super8630_200.jpg"I want Bridesmaids to be great. (And rumor has it, it is.) But even more than that, I want Bridesmaids to make $100 million dollars so Hollywood will green-light a dozen other female-driven comedies where ladies talk about more than Manolos and men. Kristen Wiig, Amy Poehler, Anna Faris, Tina Fey, Lucy Punch, Isla Fisher, Jennifer Coolidge, Kristen Schaal, Rashida Jones, Lizzy Caplan, Gillian Jacobs and Allison Brie are kick-ass and ready to conquer." -- Amy Nicholson, Editor-in-Chief, Box Office Magazine

super8630_200.jpg"Need to see really badly because of guaranteed monkeys: Rise of the Planet of the Apes and Zookeeper."

"Need to see really badly because of probable monkeys: Transformers: Dark of the Moon, Film Socialisme." -- Dave White, Film Critic, Movies.com/Host, Linoleum Knife podcast

Next: The number one most anticipated summer movie in Movieline's Pundit Poll...

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Comments

  • Mark says:

    I don't get the JJ Abrams love. Mission Impossible 3 and Star Trek were both seriously flawed, the guy has no discernible style of his own, completely interchangeable with a dozen other directors. He can't do his own thing, first he takes on Mission Impossible, then Star Trek and now Amblin... to compare him with Spielberg and Cameron is ridiculous. I guess critics are an easy lay these days. I'm with sci-fi author China Miéville:
    "I've never met [JJ Abrams]. I am not a member of his fan club or anti-fan club. I disliked Cloverfield a very great deal. I disliked Star Trek intensely. I thought it was terrible. And I think part of my problem is that I feel like the relationship between JJ Abrams' projects and geek culture is one of relatively unloving repackaging - sort of cynical. I taste contempt in the air. Now I'm not a child - I know that all big scifi projects are suffused with the contempt of big money for its own target audience. But there's something about [JJ's projects] that makes me particularly uncomfortable. As compared to somebody like Joss Whedon, who - even when there are misfires - I feel likes me and loves me and is on some cultural level my brother and comrade. And I don't feel that way about JJ Abrams."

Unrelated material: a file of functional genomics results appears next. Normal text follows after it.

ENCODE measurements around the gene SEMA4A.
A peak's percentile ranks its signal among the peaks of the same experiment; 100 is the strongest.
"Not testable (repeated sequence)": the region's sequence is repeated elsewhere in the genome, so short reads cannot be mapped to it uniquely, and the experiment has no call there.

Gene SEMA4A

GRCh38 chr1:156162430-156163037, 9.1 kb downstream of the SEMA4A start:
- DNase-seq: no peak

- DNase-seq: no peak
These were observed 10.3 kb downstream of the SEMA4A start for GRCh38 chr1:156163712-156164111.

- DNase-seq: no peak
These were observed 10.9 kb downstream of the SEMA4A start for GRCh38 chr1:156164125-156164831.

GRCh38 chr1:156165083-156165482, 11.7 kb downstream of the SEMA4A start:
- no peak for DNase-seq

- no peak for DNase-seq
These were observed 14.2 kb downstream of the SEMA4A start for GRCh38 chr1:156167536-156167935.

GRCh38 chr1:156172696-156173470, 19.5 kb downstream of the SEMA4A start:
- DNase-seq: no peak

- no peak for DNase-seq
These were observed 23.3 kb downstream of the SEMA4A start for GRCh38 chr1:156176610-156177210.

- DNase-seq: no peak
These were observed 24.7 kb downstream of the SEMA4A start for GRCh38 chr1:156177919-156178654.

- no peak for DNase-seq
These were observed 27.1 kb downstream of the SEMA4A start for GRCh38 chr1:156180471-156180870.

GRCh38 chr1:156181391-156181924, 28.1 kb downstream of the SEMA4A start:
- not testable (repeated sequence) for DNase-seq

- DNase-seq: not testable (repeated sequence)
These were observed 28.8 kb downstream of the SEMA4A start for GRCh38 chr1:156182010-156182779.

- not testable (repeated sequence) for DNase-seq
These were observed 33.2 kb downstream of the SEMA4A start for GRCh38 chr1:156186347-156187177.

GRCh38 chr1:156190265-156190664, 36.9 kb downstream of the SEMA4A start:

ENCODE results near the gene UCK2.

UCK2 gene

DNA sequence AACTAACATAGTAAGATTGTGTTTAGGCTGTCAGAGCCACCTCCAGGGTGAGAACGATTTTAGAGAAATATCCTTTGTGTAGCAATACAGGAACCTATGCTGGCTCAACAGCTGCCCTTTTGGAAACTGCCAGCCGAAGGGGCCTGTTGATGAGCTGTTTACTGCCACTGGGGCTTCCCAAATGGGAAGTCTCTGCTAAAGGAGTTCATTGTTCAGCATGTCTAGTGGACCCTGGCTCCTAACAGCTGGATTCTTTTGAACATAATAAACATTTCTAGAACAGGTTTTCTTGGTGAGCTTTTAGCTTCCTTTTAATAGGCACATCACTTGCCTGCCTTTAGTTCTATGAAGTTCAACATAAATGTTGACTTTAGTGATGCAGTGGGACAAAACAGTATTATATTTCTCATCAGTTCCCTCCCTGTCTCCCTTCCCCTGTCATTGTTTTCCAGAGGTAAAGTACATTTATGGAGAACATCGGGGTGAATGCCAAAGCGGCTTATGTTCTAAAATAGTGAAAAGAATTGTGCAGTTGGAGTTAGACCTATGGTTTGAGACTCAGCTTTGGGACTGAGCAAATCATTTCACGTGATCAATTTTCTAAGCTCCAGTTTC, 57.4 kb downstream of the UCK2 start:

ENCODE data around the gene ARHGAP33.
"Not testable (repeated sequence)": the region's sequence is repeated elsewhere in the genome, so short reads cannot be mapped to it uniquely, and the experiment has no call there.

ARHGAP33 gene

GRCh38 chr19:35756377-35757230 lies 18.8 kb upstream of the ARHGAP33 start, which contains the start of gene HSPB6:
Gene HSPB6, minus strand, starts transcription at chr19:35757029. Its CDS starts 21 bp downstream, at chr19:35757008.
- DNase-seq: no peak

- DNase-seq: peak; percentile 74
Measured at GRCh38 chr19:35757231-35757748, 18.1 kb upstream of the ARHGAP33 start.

• Tommy Marx says:

    I was a big fan of the Star Trek movie, but that doesn't say much. I was never a fan of the franchise, so I went in with no "fan boy" expectations.
    On the other hand, I thought J.J. Abrams did a horrible job with the Alias series. He started out with a great idea and a wonderful cast, then halfway through the second season completely destroyed the series. More annoyingly, he made up a random mythology that changed virtually every episode and never made any sense.
    As for Lost, unless I'm seriously mistaken (very possible!), he helped set up the initial plots, but for the most part was there in name only.
    I think J.J. Abrams is talented, but I think he is horrible when it comes to creating a realistic mythology. Which is why I'm actually very interested in his new movie. He's doing an original story with no complicated mythology or ties to any other franchises. I think he's strongest when he can tell a story with a beginning, middle and end.

  • j'accuse! says:

    You and this China dude must be great at parties.

  • Angela says:

    I'm with Joe Leydon on this one. Everything I've read about Cowboys and Aliens has me extremely curious...just curious enough to buy a ticket!

  • ILDC says:

    Fired Up!? Good?